Sitiveni Rabuka, a pro-Bitcoin leader has been sworn in as Fiji’s new Prime Minister, paving the way for BTC adoption as a legal tender.
According to a former member of the Tongan parliament named Lord Fusitu’a, Rabuka was given a step-by-step explanation of “how Fiji may implement BTC legal tender like Tonga” and that two “Legal Tender Bills for the Pacific in 2023” may be introduced.
In addition, Tonga anticipated that Fiji would approve legislation making Bitcoin legal tender as early as February 2023.
The Pacific Islands nation was in the throes of a worsening political crisis before to electing the new PM. This is due to the fact that the previous Prime Minister Frank Bainimarama refused to concede.
Until Prime Minister Sitiveni Rabuka struck an agreement with other opposition parties on creating a new coalition government.
Rabuka overthrew the government in Fiji’s first coup in 1987; Bainimarama did so in a coup in 2006. While the present leader kept a close relationship with China, Rabuka is anticipated to pursue closer relationships with Australia and New Zealand, both of which are friends of the United States.
Apart from that, the nation also faced significant development challenges, including high poverty rates, limited access to financial services, and energy dependence on fossil fuels.
This presents Bitcoin with numerous opportunities to enhance financial inclusion in the developing country.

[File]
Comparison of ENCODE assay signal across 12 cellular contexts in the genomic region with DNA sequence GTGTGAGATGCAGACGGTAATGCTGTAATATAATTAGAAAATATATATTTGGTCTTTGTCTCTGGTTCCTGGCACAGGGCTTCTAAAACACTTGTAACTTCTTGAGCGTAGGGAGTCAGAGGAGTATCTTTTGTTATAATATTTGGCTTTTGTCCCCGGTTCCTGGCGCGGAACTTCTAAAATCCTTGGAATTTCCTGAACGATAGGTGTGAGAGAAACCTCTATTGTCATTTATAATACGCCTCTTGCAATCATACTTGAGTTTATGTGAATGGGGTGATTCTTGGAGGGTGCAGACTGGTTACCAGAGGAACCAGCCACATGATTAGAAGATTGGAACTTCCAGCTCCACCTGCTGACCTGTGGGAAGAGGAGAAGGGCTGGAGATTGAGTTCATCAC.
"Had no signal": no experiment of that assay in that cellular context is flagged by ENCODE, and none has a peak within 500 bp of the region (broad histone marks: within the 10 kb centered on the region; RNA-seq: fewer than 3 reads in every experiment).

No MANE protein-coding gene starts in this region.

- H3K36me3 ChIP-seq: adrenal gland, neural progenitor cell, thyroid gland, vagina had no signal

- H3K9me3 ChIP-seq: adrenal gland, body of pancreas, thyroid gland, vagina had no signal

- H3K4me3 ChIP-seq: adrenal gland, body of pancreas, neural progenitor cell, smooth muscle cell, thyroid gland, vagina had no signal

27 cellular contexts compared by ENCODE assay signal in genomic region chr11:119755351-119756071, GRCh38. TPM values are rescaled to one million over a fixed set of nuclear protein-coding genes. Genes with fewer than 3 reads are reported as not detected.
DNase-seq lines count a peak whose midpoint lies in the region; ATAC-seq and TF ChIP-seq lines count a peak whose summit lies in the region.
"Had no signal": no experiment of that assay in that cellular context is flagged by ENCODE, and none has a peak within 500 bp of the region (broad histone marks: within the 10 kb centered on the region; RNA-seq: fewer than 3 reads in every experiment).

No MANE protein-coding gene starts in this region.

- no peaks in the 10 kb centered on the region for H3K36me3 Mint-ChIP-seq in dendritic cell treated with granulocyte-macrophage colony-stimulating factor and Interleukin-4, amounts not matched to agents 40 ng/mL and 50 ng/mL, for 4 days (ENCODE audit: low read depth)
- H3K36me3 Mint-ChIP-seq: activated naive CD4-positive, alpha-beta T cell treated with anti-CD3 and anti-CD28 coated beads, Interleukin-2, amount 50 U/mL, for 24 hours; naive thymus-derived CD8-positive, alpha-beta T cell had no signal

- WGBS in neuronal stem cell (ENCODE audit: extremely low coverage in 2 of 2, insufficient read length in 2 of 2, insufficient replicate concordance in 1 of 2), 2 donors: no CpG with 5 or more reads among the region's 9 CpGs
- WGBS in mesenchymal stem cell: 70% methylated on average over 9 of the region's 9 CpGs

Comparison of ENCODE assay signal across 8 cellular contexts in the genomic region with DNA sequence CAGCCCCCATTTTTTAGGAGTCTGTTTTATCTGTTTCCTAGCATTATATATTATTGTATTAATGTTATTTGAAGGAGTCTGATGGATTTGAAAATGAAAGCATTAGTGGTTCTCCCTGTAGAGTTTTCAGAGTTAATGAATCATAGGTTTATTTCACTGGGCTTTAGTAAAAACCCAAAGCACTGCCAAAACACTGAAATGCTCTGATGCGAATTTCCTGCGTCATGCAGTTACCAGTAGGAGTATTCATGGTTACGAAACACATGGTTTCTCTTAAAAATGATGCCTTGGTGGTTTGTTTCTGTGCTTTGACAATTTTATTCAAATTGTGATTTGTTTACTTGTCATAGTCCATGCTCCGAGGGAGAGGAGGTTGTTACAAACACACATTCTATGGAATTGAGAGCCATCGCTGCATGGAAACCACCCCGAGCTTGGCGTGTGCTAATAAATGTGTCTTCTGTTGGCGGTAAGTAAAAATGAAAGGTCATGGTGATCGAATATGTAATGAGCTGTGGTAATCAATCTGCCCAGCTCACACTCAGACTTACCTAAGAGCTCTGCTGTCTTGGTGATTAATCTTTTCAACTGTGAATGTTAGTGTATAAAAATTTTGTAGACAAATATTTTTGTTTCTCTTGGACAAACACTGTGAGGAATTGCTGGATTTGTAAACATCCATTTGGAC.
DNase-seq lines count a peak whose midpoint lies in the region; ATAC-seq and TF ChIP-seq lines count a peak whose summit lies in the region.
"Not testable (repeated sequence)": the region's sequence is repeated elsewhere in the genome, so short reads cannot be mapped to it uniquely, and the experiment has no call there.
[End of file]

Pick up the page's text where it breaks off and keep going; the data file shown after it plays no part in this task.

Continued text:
However, in the past year alone, two nations have recognized Bitcoin as a legitimate payment method.
Who is the next to adopt Bitcoin as a legal currency?
El Salvador was the first nation in the world to accept this cryptocurrency in addition to the U.S. dollar as legal tender back in June 2021.
By April 2022, the Central African Republic had adopted legislation that treated Bitcoin on an equal footing with its native Central African franc, following El Salvador’s example.
Perhaps Nigeria will be the next country to accept Bitcoin as legal money. But, this isn’t just a theory.
Babangida Ibrahim, a retired Nigerian Army general, and politician, recently asserted that the nation will probably enact a law making the usage of Bitcoin lawful in the near future.
If Ibrahim is right, it would be necessary to change the 2007 Investment and Securities Act so that Bitcoin may be used as legal capital for investments.